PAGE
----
Adams, Larry G.; Lulich, Jody P.

2006-03-01

356

Leptospira Canicola Isolated from Dogs in Taiwan.  

National Technical Information Service (NTIS)

Isolation of L. canicola from two dogs establishes a source of L. canicola in Taiwan. Two isolates were obtained by direct culture of specimens of kidney and urine and by inoculating guinea pigs with 10 percent kidney suspension. Identification of the two...

C. C. Tsai J. W. Fresh

1969-01-01

357

Hedgehog ringworm in humans and a dog.  

PubMed

We report 3 related cases of human dermatophytosis and 1 dog dermatophytosis likely caused by contact with a European hedgehog. Trichophyton erinacei was isolated from stratum corneum samples. This type of zoophilic dermatophytosis is rare in south-east Belgium and probably in the rest of the country as well. PMID:19186564

Piérard-Franchimont, C; Hermanns, J F; Collette, C; Piérard, G E; Quatresooz, P

2008-01-01

358

Dog Therapy: The Importance of Just Being.  

ERIC Educational Resources Information Center

Excerpts from the book, "The Advantage of Being Useless"; anecdotes from the author's experiences; and observations of his dog illustrate how counselors can be so busy counseling that they miss the human connection. Outdoor activities are conducive to unself-conscious spontaneity and unconditional acceptance--a just "letting it happen," which…

Schusser, Eric

1998-01-01

359

Peptide-Induced Emesis in Dogs.  

National Technical Information Service (NTIS)

Systemic administration of several but not all neuropeptides induces emesis in dogs. The threshold dose for leucine-enkephalin was 0.05 mg/kg, for angiotensin II was 0.20 mg/kg, and for neurotensin was 0.05 mg/kg. These values compare to a threshold of 0....

D. O. Carpenter D. B. Briggs N. Strominger

1983-01-01

360

Radioimmunoassy for phencyclidine (PCP) in serum. [Dogs  

SciTech Connect

This accurate, sensitive radioimmunoassay for determining phencyclidine concentrations in serum specimens involves the use of anti-phencyclidine sera, 0.1 mL of serum specimen, an iodinated tracer, and a solid-phase separation. Phencyclidine metabolities do not show significant cross reactivity, but several phencyclidine analogs do cross react. Within-run coefficients of variation for human and dog serum ranged from 2.5 to 13% for concentrations from 2.0 to 500 ..mu..g/L. Day-to-day coefficients of variation for human and dog serum ranged from 4.3 to 16.7% for concentrations ranging from 2.0 to 09.0 ..mu..g/L. The sensitivity of the radioimmunoassay is <0.5 ..mu..g/L. Thirty serum specimens from two dogs given 1 mg of phencyclidine per kilogram body weight were analyzed by radioimmunoassay and a gas-chromatographic method. Nonparametris statistical comparison and linear regression showed that results from the two procedures correlate well (r/sup 2/ = 0.952). Concentration-time data from the two dogs are presented to illustrate the utility of the radioimmunoassay for examining phencyclidine disposition.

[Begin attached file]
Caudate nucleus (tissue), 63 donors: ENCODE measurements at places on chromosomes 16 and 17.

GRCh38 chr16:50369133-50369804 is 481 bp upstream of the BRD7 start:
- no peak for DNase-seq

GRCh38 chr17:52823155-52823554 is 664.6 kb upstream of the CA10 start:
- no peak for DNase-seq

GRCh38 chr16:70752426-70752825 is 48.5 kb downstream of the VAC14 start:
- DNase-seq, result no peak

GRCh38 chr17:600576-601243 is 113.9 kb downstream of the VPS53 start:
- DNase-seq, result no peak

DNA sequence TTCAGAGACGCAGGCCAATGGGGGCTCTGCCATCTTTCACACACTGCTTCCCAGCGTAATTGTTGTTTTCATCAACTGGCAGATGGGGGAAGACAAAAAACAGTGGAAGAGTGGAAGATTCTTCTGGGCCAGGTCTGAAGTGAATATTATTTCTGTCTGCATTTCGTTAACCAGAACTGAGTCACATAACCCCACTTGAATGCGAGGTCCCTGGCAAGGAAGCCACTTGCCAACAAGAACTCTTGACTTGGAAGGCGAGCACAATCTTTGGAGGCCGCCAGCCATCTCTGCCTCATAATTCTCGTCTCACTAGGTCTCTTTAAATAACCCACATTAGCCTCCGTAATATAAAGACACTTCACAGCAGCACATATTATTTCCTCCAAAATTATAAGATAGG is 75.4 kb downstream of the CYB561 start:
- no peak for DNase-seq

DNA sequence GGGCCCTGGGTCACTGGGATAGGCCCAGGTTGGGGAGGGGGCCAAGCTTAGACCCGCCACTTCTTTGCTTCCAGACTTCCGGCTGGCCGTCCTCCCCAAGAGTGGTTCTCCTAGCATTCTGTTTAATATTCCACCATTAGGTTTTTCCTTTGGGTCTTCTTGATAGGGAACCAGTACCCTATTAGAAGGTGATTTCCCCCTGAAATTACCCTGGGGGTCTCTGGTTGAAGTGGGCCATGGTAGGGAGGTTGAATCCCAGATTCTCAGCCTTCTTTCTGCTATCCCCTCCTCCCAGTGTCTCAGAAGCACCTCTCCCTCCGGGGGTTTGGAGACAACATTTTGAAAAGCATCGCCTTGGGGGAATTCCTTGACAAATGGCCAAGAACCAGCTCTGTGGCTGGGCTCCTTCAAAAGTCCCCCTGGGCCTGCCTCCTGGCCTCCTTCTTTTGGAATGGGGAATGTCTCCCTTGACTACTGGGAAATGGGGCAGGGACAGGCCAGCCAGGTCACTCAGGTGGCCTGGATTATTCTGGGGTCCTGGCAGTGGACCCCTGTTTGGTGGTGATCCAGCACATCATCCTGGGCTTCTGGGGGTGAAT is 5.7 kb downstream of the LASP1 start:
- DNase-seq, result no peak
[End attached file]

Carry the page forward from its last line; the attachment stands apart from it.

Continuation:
Owens, S.M.; Woodworth, J.; Mayersohn, M.

1982-07-01

361

Dog tick-borne diseases in Sicily.  

PubMed

In Sicily many tick borne diseases are endemic, in particular way those that see like main carrier ticks that prefer, for their vital cycle, climatic conditions characterized by high temperatures and a warmth-humid atmosphere. The more important pathologies transmitted by ticks causing diseases in dogs are babesiosis and ehrlichiosis. Borrelia burgdorferi, Anaplasma phagocytophilum, Rickettsia conorii, Coxiella burnetii and tick transmitted encephalitis virus assume particular relevance because they are agents of zoonosis. Our centre, C.R.A.Ba.R.T, have conducted many researches and carried out many tests for diagnostic aim in order to estimate the spread of the main tick borne diseases in Sicilians' dogs. A study lead on 342 dogs has evidenced seroprevalence for Babesia canis, Ehrlichia canis and Rickettsia respective of 5.17%, 21.70% and 53.43%. A study on zoonotic agent seroprevalences in dogs gave the following percentages: C. burnetii 31.50%, R. conorii 73.60% and A. phagocytophilum 32.80%. The data carried out from IZS Sicily diagnostic service on 5,634 tests done in 2004-2005, confirm the experimental results on the presence of B. canis, E. canis, R. conorii, A. phagocytophilum, C. burnetii, Rickettsia spp., Anaplasma spp. and Ehrlichia spp. in all the Sicilian areas. PMID:16881419

Torina, A; Caracappa, S

2006-06-01

362

Cystoscopic examination of male and female dogs  

Microsoft Academic Search

The use of cystoscopy is advocated as an aid to the early differential diagnosis of disease of the canine bladder. Techniques are described for carrying out urethroscopy and cystoscopy in both male and female dogs using modern medical diagnostic instruments. Males were examined with flexible paediatric bronchofibrescopes, which permitted urethroscopy and cystoscopy, but to obtain extensive biopsies or undertake cauterisation

JE Cooper; EJ Milroy; JA Turton; N Wedderburn; RM Hicks

1984-01-01

363

Nipah Virus Infection in Dogs, Malaysia, 1999  

PubMed Central

The 1999 outbreak of Nipah virus encephalitis in humans and pigs in Peninsular Malaysia ended with the evacuation of humans and culling of pigs in the epidemic area. Serologic screening showed that, in the absence of infected pigs, dogs were not a secondary reservoir for Nipah virus.

Alim, Asiah N.M.; Bunning, Michel L.; Lee, Ong Bee; Wagoner, Kent D.; Amman, Brian R.; Stockton, Patrick C.; Ksiazek, Thomas G.

2009-01-01

364

Myocardial Metabolism in Dogs during Hemorrhagic Shock.  

National Technical Information Service (NTIS)

Nine mongrel dogs under Nembutal anesthesia, receiving a constant infusion of palmitate-1-C14 and oleate-9-10-H(3) in the form of free fatty acids (FFA), were subjected to a total blood loss of 4.4% of body weight. Metabolites were analyzed in blood sampl...

J. J. Spitzer J. A. Spitzer

1971-01-01

365